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5 THINGS… Greitens could mention in the State of the State

5 THINGS… Greitens could mention in the State of the State

The newly-elected Governor showed that he may be one of the best orators to hold the office in a generation with his inaugural, but his address certainly wasn’t long on details. Inaugural addresses typically aren’t and the thousand people standing outside were likely grateful for the brevity. However, those who listen to a State of

Sen. Doug Libla, R-Poplar Bluff, presents his gas tax increase bill to the Senate Transportation, Infrastructure and Public Safety Committee Jan. 13, 2016. TRAVIS ZIMPFER/THE MISSOURI TIMES

Legislation would move public notices online and out of newspapers

JEFFERSON CITY, Mo. – Three bills in the General Assembly could change how the citizens of Missouri hear about public hearings, home foreclosures and other public notices. Sen. Doug Libla’s SB 47 would create a state website under the Secretary of State’s office where public notices would be posted rather than in local newspapers, while

Gov. Eric Greitens announces his pick for the new COO. PHOTO/THE MISSOURI TIMES - BEN PETERS

Greitens withholds $146 million; criticizes Nixon’s handling of budget

JEFFERSON CITY, Mo. – Gov. Eric Greitens announced the first of his expected budget withholdings Monday afternoon in a Facebook Live stream. A week after coming into office, Greitens said he had learned the extent of the state’s budget woes and the state would need to make roughly $700 million in cuts over the next

Richardson

Collateral source set to mark start of tort reform effort

JEFFERSON CITY, Mo. – With labor and ethics reform making up the majority of the General Assembly’s first two weeks in session, a few other bills at the top of Republican leadership’s docket may not have grabbed as much attention. However, they could be just as impactful for the state’s business community. Last week, the

bob holden mo flag

Holden backs Trump’s pick for China ambassador

JEFFERSON CITY, Mo. – News broke in early December that President-elect Donald Trump selected Terry Branstad to serve as the U.S. ambassador to China. “Governor Branstad obviously is Iowa’s longest-serving governor, someone who has considerable public policy experience but also someone who has a lot of experience and great grasp of trade issues, agriculture issues,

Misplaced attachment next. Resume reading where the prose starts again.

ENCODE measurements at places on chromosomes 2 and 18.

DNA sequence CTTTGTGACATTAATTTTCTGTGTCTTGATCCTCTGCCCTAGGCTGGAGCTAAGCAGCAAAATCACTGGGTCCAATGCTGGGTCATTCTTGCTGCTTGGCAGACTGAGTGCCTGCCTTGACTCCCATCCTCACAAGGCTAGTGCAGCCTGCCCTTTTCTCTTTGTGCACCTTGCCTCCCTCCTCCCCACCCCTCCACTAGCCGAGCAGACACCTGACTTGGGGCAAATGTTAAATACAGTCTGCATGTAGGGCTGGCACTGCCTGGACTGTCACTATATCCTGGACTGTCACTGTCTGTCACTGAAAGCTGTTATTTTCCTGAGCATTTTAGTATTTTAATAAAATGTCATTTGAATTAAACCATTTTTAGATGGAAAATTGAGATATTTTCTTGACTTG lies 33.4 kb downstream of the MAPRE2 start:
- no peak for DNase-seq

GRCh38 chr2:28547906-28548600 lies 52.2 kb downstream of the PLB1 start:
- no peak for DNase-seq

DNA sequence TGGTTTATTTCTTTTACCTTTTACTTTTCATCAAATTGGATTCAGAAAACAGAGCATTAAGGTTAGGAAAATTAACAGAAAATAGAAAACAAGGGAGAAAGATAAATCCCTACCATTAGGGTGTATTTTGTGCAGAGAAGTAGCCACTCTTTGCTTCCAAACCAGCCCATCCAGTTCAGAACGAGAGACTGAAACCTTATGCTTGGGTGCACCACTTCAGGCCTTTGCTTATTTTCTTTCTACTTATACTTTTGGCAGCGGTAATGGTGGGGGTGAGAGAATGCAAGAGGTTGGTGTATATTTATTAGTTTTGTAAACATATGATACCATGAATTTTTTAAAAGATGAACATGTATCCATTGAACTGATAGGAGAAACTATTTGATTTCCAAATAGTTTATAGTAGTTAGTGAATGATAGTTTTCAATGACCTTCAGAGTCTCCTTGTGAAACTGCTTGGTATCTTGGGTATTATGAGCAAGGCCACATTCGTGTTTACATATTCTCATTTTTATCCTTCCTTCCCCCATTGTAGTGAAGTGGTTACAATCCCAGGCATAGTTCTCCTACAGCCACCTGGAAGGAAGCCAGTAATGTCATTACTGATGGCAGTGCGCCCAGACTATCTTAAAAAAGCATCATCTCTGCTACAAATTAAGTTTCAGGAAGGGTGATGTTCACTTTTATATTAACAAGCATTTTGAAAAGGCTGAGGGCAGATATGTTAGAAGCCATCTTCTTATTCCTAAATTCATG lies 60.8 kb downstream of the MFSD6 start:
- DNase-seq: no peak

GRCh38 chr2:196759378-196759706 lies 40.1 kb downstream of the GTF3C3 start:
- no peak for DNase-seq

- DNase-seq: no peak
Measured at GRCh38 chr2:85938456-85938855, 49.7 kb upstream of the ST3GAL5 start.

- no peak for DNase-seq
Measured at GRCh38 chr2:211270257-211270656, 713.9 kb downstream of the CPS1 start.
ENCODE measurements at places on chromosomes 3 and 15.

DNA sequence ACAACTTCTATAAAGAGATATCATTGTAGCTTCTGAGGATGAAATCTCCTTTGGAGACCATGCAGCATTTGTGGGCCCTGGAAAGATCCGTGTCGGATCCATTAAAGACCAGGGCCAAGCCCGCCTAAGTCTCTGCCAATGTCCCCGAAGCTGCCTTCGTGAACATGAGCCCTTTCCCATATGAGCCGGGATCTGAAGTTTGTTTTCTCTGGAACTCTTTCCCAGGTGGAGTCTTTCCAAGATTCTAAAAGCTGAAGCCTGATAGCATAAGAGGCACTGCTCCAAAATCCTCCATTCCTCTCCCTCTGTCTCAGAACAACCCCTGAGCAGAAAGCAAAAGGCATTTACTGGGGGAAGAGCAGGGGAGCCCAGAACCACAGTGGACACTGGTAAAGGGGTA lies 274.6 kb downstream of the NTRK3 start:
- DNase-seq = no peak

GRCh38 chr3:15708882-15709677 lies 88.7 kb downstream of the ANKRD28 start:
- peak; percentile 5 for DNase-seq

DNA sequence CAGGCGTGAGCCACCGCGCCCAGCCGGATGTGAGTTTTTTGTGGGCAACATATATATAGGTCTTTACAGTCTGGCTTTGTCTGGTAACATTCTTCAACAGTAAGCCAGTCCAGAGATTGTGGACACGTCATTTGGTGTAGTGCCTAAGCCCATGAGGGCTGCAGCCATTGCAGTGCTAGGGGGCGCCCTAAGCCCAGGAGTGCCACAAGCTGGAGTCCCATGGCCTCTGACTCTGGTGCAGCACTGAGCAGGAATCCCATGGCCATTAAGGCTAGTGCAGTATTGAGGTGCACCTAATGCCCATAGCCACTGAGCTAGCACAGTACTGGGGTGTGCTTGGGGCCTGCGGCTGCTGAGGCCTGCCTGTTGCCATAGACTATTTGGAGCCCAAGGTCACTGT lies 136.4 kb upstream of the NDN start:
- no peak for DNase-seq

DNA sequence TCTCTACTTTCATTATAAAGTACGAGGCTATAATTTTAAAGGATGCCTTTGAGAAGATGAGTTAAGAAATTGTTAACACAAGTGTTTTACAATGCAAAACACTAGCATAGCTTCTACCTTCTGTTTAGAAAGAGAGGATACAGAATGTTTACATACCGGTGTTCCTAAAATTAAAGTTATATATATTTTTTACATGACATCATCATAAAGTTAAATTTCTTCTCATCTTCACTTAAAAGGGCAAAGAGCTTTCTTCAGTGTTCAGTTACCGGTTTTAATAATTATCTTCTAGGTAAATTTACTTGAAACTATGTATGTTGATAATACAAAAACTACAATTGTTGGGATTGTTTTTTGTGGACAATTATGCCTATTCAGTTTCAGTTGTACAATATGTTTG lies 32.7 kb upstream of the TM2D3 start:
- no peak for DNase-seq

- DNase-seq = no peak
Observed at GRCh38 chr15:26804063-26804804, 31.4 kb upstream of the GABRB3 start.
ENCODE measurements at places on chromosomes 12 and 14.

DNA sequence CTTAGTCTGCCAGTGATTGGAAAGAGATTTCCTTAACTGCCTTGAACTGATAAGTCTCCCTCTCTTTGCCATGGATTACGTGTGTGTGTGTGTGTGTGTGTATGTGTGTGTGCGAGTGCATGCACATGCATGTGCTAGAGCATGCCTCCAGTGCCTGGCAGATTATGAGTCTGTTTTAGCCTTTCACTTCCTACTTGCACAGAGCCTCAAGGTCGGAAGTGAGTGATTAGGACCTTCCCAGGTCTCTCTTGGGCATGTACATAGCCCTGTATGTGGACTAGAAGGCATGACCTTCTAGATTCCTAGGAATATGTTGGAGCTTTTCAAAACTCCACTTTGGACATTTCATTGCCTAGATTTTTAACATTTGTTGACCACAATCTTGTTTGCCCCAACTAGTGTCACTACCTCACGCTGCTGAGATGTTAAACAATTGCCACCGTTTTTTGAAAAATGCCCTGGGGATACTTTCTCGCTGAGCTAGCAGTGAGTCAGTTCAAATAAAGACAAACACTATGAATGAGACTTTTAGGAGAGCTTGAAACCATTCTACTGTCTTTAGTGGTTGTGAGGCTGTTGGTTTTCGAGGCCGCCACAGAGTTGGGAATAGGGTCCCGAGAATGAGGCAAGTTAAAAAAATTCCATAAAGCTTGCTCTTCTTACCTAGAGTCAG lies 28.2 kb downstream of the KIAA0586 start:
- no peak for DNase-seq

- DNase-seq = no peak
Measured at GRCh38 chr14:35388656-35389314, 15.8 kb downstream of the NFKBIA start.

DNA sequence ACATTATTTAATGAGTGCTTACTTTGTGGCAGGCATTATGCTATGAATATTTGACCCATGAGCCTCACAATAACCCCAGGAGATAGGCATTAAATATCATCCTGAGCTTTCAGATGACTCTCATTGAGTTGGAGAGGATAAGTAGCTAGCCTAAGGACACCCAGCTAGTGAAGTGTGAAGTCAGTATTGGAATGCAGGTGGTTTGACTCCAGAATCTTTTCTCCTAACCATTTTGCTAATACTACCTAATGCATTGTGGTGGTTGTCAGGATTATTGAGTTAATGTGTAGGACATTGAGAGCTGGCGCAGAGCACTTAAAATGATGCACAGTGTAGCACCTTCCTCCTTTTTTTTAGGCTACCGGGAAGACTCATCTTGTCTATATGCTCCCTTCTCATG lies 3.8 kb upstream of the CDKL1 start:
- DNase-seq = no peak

TWMPPanel1:13

TWMP: Rehder, right-to-work, and ethics

Rep. Holly Rehder joins This Week in Missouri Politics as host Scott Faughn’s special guest to discuss her right-to-work bill that will be debated on the floor next week. She outlines the benefits of right-to-work, why the issue is so contentious, and how it will make Missouri more competitive in attracting businesses. “We are looking

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Emery’s bills look to modernize Missouri utility grids and rate adjustments

JEFFERSON CITY, Mo. – With talks of reform echoing throughout the Capitol in the wake of a new administration, one area of reform that has been quietly in the works is that of regulatory reform for utility infrastructure. A recent report issued by the Senate Interim Committee on Utility Regulation and Infrastructure Investment (SIRI) found

Gov. Eric Greitens announces his pick for the new COO. PHOTO/THE MISSOURI TIMES - BEN PETERS

This Week in the Governor’s Office: Week of Jan. 9

  Easily the largest news to come from the governor’s office this week is the fact that it has a new resident. Monday saw the swearing in of Gov. Eric Greitens, who bills himself as a conservative outsider intent on fixing the Capitol’s image of corruption and unethical conduct. The swearing-in ceremony for Greitens and

Sen. Roy Blunt at an NRA endorsement event in Columbia, Mo. Aug. 11, 2016. (Travis Zimpfer/THE MISSOURI TIMES)

Blunt to showcase the Show Me State in presidential inauguration

JEFFERSON CITY, Mo. – Senator Roy Blunt has served in a number of capacities in his congressional career, but “party planner” may be a new one. The Missouri Republican will preside over the Capitol’s biggest political celebration: Inauguration Day. Blunt is the head of the Joint Congressional Committee on Inaugural Activities, or the JCCIC. The U.S.

deer

How one disease caused a rift between farmers and the Department of Conservation

Testing from November confirmed chronic wasting disease is still in the state, but is it enough of a concern to warrant regulations on deer farmers? JEFFERSON CITY, Mo. – The Missouri Department of Conservation (MDC) confirmed three deer processed in Northern and Eastern Missouri counties Nov. 12 and 13 tested positive for chronic wasting disease

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